Royal Army

The Royal Army


From its headquarters in the Boston Common Barracks, the Army General Staff oversees an establishment strength of around 120,000 regular troops, along with another 40,000 or so in “provisional” regiments – essentially part-time militias paid for and raised by a county, city or rich benefactor. The basic unit is the Regiment, comprising anything from 600 men up to 1,800 but usually organised internally into companies of around 200 and platoons of 50 men. Many of the understrength Regiments are actually just the cadre battalion to which one or two more battalions of 600 men each would be attached in times of major war, to be trained and stiffened in combat by the cadre. A Regiment, no matter what its manpower, is commanded by a Colonel. Units larger than Regiments (Divisions, Armies) are assembled from a mix of Regiments as required by the mission and are not permanent establishments.

In the regimental system, each regiment is responsible for recruiting, training, and administration; each regiment is permanently maintained and therefore the regiment will develop its unique esprit de corps because of its unitary history, traditions, recruitment, and function. Usually, the regiment is responsible for recruiting and administrating all of a soldier’s military career. Disadvantages of the regimental system are hazardous regimental competition, a lack of interchangeability between units of different regiments, and more pronounced “old boy networks” within the military that may hamper efficiency and fairness.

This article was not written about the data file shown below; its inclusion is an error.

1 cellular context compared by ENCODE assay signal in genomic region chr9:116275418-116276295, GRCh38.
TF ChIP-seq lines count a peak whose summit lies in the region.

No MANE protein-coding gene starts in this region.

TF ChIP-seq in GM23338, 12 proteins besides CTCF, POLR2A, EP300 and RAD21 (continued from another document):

There are five main branches of the army: Infantry, Cavalry, Artillery, Engineers and Quartermasters. At present, about 20,000 of the Army’s regular manpower is cavalry, another 12,000 artillery, and about 6,000 each in the Engineers and Quartermasters Corps. The remainder, 76,000 men, are infantry. The cavalry are a mix of Light Dragoons (unarmored, with a carbine musket, pistols and a sabre), Heavy Dragoons (armored and on armored horses but armed as the Light Dragoons) and Lancers (Light Dragoons with a lance instead of a sabre). There is an experimental Heavy Dragoon regiment, the 12th Dragoons or “Black And Whites”, who use magically hybridized “unicorns” as steeds. Infantry regiments are either Light (musketmen or riflemen trained in open-order combat and skirmishing), Heavy (using muskets and trained in close-order drills and massed volley-fire or bayonet charges) or the single elite Ranger Regiment of rifle-bearing stealthy special-forces. Artillery regiments are either Horse Artillery (light guns and carriages designed for rapid movement) Regular Artillery or Siege Artillery (the heaviest guns, used for garrison duty or for sieges of fortified positions). Engineers come in two flavors – the standard Engineer Regiments build things or sometimes blow them up while the Combat Engineers, with a far higher of Arcanists in their organisation, tear things down while under heavy hostile fire. Of the militias, about half are light infantry, the rest light cavalry and light horse infantry (who ride rather than march to battle, but then fight on foot) in about equal numbers.

Royal Army

Arcanum 1780: A New World Cernig